FileTwt is a new service that enables file transfers using Twitter, from presentations and rich text documents to ebooks and music files.

At the moment, the UI is a bit clunky and the file sizes are capped at 20MB, but the service presents an exciting opportunity nevertheless. Once mobile capabilities are introduced, FileTwt would allow more freedom for the 9-to-5ers among us. And it already allows for mass sharing (either via public streams or multiple-recipient DMs) of files, which is awesome news for self-marketing musicians, who desperately need better online promotional tools.

At the moment, there are a couple too many clicks and redirects to make the process completely efficient. Sending files from the web interface isn’t too complicated, but downloading sent files takes a few steps: The user is taken to the RapidShare site, then to a new page for the specific file download. He then must wait 30 seconds (for non account-holders) to begin downloading the file.

Here’s an initial test DM:

Here’s the FileTwt page for the download:

Redirect! The adventure continues at RapidShare’s site:

But RapidShare wants you to consider a paid account for a few seconds:

Finally: The download.

Filetwt is now uploading files only to RapidShare. They plan to add more hosts, namely DepositFiles, FileFactory, and MegaUpload, in about one week.

The 20MB file size limit has been instated to allow the startup to remain profitable, since any significant volume of traffic will mean more server bandwidth. Premium accounts for larger file shares will be introduced in the event that a significant number of users demonstrate a demand for increased bandwidth usage, according to company representative Ankit Sakhuja.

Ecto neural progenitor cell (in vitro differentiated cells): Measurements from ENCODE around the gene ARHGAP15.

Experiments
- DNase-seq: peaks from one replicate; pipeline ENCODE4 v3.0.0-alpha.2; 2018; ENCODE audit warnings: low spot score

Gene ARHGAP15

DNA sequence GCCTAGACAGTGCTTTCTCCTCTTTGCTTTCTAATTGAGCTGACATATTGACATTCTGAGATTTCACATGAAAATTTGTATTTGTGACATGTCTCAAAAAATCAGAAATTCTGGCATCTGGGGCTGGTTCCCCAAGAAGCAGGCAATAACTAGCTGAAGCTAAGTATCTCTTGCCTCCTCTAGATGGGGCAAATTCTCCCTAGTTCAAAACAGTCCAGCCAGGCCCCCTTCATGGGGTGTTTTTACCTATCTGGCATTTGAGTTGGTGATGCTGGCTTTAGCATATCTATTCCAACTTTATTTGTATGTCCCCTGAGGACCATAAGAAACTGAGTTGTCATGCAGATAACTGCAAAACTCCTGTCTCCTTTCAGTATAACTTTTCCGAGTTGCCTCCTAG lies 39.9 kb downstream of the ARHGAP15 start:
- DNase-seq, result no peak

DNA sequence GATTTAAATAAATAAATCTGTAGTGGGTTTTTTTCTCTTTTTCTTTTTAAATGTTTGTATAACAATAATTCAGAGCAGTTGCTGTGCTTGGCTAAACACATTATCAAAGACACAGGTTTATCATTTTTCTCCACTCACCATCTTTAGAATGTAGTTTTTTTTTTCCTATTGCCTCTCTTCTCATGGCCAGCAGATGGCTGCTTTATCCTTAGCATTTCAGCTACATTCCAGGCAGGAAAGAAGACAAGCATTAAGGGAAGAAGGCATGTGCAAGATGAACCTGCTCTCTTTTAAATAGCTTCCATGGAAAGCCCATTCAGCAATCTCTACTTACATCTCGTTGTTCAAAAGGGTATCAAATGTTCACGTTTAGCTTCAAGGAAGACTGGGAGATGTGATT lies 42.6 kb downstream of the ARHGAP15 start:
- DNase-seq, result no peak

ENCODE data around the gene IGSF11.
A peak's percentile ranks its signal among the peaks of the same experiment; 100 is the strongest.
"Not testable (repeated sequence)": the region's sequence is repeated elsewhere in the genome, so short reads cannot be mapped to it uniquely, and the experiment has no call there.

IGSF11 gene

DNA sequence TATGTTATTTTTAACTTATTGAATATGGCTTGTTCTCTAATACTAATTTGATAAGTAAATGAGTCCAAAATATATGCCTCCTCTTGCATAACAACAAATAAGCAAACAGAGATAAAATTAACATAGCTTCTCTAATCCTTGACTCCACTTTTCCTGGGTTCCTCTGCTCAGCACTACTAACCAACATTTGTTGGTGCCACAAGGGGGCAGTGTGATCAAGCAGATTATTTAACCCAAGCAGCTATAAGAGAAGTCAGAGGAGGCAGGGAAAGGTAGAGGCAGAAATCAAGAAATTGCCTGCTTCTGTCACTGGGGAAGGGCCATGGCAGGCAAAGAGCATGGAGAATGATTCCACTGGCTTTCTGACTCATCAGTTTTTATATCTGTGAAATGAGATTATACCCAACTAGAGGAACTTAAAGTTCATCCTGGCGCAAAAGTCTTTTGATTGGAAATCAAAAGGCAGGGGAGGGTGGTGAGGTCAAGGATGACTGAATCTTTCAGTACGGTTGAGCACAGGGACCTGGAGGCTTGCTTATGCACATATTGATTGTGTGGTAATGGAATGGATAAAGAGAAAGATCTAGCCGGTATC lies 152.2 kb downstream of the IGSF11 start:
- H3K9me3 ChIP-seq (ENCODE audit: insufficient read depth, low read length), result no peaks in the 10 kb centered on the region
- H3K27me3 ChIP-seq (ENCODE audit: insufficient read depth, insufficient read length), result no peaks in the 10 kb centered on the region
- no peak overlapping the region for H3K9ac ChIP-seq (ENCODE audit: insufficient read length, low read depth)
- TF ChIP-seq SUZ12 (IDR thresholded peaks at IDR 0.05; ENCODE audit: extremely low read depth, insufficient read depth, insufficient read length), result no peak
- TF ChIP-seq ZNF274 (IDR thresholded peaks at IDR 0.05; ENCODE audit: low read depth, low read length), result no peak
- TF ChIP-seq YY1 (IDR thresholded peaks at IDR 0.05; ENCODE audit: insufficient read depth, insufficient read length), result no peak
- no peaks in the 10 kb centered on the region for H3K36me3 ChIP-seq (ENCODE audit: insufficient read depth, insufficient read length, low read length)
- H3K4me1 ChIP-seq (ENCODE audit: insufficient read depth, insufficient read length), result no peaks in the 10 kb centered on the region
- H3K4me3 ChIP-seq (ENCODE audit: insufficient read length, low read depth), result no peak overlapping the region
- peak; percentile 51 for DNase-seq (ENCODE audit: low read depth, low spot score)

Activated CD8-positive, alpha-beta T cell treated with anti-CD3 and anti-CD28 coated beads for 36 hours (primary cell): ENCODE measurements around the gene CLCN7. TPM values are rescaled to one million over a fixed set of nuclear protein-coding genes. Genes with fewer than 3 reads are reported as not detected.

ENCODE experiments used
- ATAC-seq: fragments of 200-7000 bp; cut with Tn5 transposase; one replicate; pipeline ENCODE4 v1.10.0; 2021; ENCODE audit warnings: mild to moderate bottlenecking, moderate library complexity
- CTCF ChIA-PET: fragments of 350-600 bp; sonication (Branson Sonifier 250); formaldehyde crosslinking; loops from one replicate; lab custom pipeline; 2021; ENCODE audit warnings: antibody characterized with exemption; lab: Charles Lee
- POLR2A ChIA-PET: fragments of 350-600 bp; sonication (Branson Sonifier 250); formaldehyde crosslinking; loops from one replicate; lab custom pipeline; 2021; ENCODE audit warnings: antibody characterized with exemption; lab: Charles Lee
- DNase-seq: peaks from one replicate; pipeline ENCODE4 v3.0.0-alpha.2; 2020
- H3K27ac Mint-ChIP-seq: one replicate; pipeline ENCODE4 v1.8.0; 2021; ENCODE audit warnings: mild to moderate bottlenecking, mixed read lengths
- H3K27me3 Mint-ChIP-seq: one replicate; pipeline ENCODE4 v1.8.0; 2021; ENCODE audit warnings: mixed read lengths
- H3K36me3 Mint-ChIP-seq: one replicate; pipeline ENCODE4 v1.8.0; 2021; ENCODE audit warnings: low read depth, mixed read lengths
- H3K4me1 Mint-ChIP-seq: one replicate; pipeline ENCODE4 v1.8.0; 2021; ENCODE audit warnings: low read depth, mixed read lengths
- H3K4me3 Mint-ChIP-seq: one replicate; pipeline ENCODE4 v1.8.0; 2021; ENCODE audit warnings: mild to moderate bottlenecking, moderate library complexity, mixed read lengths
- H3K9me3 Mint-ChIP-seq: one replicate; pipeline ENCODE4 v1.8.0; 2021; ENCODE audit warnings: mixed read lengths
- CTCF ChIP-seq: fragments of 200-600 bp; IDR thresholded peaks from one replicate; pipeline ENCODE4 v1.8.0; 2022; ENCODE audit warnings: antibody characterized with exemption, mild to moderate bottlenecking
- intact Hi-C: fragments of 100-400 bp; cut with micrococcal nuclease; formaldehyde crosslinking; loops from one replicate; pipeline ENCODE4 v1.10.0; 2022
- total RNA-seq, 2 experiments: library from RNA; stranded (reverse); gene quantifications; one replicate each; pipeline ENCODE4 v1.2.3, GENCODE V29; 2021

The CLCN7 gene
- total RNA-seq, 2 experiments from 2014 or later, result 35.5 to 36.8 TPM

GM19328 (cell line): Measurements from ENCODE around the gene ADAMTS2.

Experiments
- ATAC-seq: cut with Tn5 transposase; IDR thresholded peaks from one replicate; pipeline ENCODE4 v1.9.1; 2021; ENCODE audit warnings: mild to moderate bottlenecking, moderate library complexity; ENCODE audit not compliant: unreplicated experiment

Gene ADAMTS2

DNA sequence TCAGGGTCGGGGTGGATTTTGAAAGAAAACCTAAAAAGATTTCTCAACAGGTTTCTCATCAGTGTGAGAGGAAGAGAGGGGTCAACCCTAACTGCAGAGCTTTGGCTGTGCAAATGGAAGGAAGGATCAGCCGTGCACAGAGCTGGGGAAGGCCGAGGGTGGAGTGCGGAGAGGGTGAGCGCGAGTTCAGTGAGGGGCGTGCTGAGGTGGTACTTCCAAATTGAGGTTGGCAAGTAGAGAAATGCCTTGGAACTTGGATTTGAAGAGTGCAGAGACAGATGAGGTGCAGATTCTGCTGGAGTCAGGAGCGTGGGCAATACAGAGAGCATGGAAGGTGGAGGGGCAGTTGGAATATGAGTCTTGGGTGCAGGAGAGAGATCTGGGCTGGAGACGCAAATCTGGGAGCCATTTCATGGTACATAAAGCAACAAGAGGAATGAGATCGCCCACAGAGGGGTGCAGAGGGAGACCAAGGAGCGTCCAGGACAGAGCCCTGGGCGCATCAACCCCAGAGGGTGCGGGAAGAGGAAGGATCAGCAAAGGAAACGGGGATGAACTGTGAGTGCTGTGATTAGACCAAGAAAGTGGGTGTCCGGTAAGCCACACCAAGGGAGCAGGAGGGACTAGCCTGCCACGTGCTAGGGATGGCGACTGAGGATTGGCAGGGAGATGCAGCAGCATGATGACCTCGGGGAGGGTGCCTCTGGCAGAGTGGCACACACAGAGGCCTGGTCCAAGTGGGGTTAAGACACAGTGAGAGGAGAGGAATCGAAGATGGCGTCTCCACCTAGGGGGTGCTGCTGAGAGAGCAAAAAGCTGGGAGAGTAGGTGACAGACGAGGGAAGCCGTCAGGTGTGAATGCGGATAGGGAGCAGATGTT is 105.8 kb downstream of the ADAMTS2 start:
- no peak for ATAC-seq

“We see Filetwt as more of a document sharing tool,” he wrote in an email Sunday afternoon. “The private share option was introduced specifically for that purpose.”

He noted that site developers are also working on a better user interface, a progress bar for uploads, and a virus scan, among other features.

As with any peer-to-peer file-sharing service, copyright infringement and piracy are immediately raised as primary concerns. The site states, “It is our policy to respond to notices of alleged infringement that comply with the Digital Millennium Copyright Act,” no other information is given. Particularly for direct messages, how would FileTwt receive notice of illegally distributed files? Unlike the downloads that occur on larger P2P or torrent-sharing sites, these transactions are primarily going to be one-to-one or one-to-a-select few.

However, RapidShare has been successfully sued in a German court in 2007 over copyright infringement, specifically for MP3s. Although the DMCA Safe Harbor clause might prevent RapidShare and similar file-hosting companies from prosecution in the U.S., it certainly makes no exception for end users. Ultimately, users are given the standard “enter at your own risk” caveats with little available information on exactly how illegal one-to-one MP3 sharing is or what the consequences (or likelihood of getting caught and being prosecuted) are.

Finally, we’ve concluded through our own testing of the service that smartphones and other mobile devices do not handle FileTwt well. But of course, FileTwt is working on mobile apps, which Sakhuja promises will be “one-of-a-kind.”

jolie odell